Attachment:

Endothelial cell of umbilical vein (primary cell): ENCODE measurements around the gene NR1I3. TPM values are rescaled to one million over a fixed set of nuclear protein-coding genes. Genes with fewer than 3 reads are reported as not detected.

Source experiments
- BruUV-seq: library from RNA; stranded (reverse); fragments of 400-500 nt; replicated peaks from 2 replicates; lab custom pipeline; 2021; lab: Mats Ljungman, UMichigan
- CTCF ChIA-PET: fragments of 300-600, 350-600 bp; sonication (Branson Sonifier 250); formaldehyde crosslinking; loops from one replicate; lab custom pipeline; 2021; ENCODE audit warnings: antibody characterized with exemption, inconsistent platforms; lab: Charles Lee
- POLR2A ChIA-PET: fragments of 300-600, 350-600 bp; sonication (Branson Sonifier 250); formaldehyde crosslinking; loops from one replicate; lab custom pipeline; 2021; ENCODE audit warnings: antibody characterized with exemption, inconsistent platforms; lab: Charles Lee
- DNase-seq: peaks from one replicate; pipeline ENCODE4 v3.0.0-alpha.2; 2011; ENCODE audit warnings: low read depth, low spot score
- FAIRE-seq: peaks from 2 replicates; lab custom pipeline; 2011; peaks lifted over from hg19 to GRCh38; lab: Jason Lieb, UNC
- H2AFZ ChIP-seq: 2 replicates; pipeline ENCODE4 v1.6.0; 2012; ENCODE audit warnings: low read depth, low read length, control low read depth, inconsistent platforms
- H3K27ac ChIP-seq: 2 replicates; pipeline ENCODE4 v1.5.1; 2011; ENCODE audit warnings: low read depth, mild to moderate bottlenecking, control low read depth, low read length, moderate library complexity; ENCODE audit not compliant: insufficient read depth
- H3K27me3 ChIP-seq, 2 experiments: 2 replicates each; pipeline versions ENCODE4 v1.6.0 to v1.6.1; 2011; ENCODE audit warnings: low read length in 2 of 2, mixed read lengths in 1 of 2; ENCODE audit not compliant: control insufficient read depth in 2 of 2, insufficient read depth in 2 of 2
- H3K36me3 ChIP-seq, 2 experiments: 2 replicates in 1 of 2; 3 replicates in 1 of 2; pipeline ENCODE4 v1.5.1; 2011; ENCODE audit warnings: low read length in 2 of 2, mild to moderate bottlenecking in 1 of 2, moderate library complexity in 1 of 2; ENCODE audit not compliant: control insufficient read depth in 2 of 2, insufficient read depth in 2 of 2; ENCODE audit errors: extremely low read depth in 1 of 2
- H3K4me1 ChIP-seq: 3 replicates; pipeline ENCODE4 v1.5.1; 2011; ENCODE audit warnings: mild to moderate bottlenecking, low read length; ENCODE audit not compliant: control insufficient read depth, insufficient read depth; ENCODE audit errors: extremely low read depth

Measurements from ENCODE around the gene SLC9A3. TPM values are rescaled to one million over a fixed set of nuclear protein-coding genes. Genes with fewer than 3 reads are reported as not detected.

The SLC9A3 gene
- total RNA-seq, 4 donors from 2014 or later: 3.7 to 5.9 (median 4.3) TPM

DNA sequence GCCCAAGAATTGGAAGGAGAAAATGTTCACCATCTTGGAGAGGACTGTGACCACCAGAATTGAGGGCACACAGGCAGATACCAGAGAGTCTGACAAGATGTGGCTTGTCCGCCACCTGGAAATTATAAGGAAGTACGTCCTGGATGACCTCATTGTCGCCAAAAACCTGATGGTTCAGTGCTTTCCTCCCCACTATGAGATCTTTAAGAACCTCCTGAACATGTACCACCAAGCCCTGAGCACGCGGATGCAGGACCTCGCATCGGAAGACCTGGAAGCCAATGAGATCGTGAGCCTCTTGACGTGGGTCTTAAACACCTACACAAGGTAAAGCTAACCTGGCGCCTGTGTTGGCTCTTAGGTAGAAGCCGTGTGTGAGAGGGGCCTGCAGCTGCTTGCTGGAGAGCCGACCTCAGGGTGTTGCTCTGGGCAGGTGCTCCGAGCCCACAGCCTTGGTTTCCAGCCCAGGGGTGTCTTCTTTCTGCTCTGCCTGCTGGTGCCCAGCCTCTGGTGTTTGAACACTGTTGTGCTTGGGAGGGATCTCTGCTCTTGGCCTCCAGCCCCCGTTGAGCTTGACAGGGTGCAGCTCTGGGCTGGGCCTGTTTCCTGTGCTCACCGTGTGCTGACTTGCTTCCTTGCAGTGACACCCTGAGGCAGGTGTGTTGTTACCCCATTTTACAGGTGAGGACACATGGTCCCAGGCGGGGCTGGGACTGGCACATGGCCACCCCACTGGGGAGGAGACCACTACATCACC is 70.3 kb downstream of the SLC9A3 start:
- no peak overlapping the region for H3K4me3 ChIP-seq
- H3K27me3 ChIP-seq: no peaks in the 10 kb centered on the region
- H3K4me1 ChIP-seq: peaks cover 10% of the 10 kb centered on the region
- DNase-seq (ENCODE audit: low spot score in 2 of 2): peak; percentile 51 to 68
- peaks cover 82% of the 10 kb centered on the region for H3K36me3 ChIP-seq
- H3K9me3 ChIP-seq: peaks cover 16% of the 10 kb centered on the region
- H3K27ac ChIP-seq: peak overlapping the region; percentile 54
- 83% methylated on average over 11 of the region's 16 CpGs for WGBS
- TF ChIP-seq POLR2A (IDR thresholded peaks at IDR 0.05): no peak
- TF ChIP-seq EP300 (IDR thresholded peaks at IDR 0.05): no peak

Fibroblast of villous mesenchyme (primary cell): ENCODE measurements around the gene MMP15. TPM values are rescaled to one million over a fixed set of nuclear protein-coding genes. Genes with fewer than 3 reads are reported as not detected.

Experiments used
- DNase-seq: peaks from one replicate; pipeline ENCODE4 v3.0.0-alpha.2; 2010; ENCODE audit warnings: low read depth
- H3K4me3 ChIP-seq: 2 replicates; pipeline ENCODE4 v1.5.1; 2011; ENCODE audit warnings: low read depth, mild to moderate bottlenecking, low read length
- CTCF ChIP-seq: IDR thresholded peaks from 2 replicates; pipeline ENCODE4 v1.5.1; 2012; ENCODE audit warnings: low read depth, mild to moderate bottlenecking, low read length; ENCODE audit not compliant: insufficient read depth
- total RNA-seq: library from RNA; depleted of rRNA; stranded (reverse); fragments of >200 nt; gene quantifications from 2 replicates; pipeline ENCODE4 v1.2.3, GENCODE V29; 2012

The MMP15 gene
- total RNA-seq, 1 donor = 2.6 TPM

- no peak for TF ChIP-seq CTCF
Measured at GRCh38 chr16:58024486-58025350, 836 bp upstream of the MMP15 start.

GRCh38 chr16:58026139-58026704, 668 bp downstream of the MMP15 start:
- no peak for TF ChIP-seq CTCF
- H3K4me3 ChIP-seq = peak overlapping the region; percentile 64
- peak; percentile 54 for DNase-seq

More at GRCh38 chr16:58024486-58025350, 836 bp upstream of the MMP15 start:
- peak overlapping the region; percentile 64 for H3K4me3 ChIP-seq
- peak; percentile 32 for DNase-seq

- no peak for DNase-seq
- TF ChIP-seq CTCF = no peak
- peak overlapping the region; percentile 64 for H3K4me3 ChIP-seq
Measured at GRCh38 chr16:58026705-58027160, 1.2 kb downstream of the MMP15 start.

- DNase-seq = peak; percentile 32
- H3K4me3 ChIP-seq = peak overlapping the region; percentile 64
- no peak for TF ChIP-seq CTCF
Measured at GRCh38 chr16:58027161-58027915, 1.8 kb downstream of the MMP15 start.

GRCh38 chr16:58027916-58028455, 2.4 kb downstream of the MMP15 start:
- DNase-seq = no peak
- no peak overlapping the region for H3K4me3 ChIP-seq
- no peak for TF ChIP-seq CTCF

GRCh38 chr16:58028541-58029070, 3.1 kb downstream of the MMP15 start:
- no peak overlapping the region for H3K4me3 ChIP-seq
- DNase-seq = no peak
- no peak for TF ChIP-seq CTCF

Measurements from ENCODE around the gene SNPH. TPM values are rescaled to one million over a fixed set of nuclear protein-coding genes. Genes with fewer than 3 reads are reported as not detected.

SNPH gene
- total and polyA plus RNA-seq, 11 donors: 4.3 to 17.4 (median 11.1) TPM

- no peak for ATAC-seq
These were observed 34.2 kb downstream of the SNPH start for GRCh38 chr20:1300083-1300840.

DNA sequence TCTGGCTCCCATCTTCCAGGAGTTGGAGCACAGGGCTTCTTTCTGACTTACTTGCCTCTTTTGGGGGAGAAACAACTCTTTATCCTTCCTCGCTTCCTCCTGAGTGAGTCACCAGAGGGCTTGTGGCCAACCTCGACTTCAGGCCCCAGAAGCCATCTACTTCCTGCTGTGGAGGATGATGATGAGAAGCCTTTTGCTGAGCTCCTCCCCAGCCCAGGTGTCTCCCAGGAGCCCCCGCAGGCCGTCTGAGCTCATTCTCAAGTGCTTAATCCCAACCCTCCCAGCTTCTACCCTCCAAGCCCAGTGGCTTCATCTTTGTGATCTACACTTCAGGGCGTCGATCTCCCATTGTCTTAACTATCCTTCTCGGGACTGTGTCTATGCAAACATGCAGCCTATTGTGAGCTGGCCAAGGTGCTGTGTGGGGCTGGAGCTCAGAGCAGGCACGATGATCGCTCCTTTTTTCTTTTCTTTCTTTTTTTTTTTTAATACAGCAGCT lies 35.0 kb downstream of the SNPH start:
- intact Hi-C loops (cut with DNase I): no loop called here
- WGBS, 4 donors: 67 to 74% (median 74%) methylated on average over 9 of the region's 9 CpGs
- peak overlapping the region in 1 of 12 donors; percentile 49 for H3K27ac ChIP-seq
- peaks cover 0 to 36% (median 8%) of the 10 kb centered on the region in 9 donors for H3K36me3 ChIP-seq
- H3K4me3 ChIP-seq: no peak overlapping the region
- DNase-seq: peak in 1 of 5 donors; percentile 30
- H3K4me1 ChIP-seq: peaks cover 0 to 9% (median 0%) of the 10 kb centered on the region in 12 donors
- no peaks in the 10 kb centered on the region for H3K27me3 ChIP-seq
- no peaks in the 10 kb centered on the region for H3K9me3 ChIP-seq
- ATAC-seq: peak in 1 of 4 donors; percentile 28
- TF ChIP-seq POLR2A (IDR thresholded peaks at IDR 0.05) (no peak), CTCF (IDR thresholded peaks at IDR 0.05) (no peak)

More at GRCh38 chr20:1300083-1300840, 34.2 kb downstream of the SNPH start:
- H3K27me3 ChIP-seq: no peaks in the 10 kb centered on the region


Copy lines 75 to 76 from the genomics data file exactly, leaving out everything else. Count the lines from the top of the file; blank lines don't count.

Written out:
- ATAC-seq: peak in 1 of 4 donors; percentile 28
- TF ChIP-seq POLR2A (IDR thresholded peaks at IDR 0.05) (no peak), CTCF (IDR thresholded peaks at IDR 0.05) (no peak)